Total nonfarm payroll grew by 157,000 jobs, down from 248,000 jobs (revised up from 213,000) in June, according to the Bureau of Labor Statistics’ (BLS) July Employment Situation Summary. The unemployment rate edged down to 3.9 percent. Jobs were added in professional and business services, manufacturing, and health care. The labor force participation rate held steady at 62.9 percent and the number of unemployed decreased from 6.6 million in June to 6.3 million in July.
The number of people ages 55+ who were employed increased slightly from 36.2 million in June to 36.3 million in July. The number of unemployed people ages 55 and older remained unchanged at 1.2 million. The labor force participation rate for those ages 55+ was also unchanged for the third consecutive month at 40.1 percent, and the unemployment rate for the 55+ remained at 3.1 percent.
Spotlight: Job openings and quits are high, yet wages stay flat
Recent job openings and labor turnover data paint a picture of a strong U.S. economy, yet wages continue to be stagnant. In April, there were 6.8 million U.S. job openings, the highest level since the series began in December 2000. Though the number of U.S. job openings fell to 6.6 million in May, the “quits rate,” i.e., the rate of workers in the private sector quitting their jobs, rose to 2.7 percent in May from 2.5 percent in April, reaching the highest level since 2001.
With job openings and quits rate so high, economists would normally expect to see wages rising as employers compete for talent. Instead, BLS data show that real average hourly earnings were unchanged from June 2017 to June 2018, and production and nonsupervisory employees’ real average hourly earnings actually decreased by 0.2 percent. These wage numbers look even worse when inflation is taken into account.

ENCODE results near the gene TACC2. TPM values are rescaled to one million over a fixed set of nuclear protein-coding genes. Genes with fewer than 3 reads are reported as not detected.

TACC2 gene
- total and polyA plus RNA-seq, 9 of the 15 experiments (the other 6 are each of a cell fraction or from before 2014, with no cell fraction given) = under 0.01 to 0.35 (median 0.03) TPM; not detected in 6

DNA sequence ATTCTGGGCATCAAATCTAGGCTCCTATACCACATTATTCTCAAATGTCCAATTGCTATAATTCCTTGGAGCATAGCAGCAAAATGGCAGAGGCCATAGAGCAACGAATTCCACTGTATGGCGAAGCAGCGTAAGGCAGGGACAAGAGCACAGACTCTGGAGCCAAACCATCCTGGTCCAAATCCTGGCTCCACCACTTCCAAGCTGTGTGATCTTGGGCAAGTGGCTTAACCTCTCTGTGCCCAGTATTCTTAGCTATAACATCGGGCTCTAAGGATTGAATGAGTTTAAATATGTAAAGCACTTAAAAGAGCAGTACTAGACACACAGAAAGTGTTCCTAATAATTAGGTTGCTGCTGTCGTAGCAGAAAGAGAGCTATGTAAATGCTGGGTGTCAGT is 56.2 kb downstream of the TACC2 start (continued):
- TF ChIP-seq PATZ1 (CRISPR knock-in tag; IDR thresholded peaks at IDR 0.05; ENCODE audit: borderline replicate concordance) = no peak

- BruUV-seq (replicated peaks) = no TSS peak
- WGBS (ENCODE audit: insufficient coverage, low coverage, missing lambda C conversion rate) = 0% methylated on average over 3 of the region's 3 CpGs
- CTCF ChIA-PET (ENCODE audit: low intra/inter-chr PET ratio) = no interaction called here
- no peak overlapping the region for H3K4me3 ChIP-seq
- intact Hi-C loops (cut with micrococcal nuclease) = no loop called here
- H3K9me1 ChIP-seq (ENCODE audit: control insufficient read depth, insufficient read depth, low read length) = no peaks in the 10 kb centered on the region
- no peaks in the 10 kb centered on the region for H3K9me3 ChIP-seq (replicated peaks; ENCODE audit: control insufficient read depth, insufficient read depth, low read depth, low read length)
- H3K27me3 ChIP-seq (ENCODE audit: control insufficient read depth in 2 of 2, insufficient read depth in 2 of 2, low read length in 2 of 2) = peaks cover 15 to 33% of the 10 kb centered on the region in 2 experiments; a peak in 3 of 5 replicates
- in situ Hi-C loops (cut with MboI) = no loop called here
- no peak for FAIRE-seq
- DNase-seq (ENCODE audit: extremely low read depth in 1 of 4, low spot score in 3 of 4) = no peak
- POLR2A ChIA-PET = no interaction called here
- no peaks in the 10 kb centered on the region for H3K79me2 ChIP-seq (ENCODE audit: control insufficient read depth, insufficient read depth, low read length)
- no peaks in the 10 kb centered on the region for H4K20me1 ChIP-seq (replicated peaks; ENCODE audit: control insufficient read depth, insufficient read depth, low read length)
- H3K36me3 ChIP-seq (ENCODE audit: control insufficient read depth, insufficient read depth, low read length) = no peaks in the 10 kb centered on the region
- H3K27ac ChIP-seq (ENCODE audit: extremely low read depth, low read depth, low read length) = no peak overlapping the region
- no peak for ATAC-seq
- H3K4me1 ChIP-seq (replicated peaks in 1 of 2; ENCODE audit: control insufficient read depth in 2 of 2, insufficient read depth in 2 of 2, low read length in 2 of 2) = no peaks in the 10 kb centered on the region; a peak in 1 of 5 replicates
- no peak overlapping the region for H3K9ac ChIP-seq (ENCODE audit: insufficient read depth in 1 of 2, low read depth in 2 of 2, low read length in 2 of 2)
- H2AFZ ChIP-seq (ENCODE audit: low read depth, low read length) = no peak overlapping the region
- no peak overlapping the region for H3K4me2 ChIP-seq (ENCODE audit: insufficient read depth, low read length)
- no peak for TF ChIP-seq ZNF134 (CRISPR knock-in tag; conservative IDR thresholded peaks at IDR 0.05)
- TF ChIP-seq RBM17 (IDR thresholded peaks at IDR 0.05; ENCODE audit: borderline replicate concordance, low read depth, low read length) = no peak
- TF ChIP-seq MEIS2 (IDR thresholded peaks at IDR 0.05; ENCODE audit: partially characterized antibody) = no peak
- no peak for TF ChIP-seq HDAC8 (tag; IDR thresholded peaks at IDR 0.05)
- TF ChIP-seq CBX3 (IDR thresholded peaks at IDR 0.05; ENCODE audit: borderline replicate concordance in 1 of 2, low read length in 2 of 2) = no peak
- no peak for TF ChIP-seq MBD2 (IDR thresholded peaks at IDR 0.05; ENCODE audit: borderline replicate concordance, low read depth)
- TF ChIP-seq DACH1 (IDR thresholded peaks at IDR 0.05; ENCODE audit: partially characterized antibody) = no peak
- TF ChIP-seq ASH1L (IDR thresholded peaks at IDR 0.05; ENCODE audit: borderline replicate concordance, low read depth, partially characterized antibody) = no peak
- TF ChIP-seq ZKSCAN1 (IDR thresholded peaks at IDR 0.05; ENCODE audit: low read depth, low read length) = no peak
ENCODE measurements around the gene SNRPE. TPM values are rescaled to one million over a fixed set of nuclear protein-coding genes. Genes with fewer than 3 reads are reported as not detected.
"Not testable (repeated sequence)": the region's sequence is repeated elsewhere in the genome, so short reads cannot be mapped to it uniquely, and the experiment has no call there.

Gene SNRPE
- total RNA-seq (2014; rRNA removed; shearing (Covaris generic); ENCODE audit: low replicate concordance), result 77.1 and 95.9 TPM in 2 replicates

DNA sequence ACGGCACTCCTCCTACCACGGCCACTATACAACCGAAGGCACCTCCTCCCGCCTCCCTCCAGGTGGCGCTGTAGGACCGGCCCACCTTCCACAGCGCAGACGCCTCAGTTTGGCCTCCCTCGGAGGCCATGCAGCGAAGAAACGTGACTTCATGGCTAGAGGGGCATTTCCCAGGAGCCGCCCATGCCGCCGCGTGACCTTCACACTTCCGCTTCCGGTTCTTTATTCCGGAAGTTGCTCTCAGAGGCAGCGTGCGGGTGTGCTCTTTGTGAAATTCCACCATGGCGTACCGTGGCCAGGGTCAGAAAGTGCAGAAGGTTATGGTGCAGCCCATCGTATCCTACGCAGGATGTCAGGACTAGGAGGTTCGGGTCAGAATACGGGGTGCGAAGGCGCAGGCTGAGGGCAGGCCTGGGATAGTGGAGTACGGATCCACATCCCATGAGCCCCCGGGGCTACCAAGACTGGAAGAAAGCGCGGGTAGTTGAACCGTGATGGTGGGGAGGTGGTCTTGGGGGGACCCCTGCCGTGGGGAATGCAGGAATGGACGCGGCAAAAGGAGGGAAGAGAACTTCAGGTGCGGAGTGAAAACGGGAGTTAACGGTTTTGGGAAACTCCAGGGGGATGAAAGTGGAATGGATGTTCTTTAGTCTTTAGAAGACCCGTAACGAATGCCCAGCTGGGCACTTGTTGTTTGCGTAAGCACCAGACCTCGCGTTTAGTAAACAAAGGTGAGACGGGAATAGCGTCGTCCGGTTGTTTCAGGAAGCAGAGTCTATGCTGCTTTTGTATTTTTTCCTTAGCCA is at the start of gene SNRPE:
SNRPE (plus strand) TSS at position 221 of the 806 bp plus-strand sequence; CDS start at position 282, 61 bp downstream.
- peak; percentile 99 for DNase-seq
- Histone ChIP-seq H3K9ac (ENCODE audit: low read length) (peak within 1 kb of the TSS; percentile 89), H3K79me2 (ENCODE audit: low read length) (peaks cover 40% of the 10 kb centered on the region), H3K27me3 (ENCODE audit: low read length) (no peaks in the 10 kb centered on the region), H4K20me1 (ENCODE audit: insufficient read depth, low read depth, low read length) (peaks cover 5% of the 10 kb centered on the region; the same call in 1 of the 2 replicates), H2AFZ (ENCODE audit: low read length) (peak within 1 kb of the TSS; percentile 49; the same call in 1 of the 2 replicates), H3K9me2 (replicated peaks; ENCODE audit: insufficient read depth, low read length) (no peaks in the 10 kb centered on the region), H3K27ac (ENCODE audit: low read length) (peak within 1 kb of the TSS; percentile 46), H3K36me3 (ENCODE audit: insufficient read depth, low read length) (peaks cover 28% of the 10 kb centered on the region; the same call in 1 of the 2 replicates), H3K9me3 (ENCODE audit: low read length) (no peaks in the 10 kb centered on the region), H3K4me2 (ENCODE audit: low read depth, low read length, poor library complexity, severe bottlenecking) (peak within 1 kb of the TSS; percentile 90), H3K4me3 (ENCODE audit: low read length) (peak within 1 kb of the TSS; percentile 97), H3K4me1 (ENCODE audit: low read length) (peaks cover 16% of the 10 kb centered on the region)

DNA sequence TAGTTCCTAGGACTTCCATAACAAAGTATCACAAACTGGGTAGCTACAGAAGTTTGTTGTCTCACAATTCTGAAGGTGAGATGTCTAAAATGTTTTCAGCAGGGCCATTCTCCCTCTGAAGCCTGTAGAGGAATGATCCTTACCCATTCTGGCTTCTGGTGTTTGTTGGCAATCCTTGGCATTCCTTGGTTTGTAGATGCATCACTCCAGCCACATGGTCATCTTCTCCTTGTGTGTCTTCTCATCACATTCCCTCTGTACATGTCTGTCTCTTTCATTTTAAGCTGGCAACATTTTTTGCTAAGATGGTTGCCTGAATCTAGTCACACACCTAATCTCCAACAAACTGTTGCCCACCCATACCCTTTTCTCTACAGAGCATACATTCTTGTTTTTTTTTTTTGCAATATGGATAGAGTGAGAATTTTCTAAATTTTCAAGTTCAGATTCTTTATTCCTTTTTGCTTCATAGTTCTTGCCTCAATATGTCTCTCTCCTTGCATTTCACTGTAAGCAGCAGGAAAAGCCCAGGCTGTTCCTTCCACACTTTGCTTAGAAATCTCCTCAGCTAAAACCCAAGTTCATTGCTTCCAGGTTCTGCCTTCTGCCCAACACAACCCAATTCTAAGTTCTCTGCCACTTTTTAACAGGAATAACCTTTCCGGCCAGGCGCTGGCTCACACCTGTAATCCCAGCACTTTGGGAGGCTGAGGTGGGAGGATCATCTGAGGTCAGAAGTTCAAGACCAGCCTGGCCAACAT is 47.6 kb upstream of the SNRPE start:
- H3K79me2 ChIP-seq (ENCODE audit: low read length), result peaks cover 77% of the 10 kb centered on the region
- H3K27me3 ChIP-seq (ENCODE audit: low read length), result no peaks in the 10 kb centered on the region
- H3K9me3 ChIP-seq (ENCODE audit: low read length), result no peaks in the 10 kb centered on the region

Stagnant wages are not only a problem in the U.S. The OECD Employment Outlook 2018, which reviews employment trends across the world’s wealthiest nations, reports that in 2007 prior to the Great Recession, real wage growth was 2.2 percent, but by 2017 it had declined to 1.2 percent despite unemployment rates being roughly at the same levels. Although unemployment rates in most OECD countries are either below or very close to their pre-recession levels, poverty has actually grown among the working age population.
In both the U.S. and across the OECD area, wage stagnation has had disparate affects across the workforce. The incomes of the top 1 percent of earners have increased much faster than those of median full-time workers, but wage stagnation has affected low-paid workers most of all. So as economists continue to debate why a stronger economy is not leading to rising earnings for workers, the lack of wage growth will make saving for retirement more challenging, especially for those earning the lowest wages.
Find more details on the latest employment data in the July Employment Data Digest, PPI’s monthly review of job trends for those ages 55 and over.